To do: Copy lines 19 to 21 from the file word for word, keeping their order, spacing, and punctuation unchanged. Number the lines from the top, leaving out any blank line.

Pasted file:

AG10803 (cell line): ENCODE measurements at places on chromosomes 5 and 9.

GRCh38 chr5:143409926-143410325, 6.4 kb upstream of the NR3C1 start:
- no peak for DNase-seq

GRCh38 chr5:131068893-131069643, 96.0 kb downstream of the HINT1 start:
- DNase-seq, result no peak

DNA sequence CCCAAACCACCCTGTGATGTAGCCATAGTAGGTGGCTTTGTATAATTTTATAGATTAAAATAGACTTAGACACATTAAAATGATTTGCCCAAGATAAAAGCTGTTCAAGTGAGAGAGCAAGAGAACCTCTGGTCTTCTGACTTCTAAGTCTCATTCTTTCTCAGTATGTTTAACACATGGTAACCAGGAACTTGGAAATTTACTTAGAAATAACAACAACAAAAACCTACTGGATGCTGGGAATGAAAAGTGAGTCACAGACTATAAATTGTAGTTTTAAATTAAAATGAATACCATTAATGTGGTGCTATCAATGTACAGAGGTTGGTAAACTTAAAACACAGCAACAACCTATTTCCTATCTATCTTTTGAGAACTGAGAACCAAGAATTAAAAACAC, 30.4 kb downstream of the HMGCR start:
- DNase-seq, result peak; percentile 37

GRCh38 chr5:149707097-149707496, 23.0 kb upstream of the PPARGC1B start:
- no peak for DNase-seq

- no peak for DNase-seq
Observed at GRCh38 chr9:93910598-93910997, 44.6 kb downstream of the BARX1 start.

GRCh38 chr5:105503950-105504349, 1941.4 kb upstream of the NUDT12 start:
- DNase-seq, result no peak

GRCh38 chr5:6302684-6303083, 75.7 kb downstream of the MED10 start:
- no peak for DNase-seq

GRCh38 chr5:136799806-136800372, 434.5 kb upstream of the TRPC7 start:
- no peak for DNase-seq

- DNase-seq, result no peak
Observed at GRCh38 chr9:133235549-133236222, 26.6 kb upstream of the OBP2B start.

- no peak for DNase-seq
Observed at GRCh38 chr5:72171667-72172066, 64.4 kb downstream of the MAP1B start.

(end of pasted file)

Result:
Observed at GRCh38 chr9:133235549-133236222, 26.6 kb upstream of the OBP2B start.

- no peak for DNase-seq
Observed at GRCh38 chr5:72171667-72172066, 64.4 kb downstream of the MAP1B start.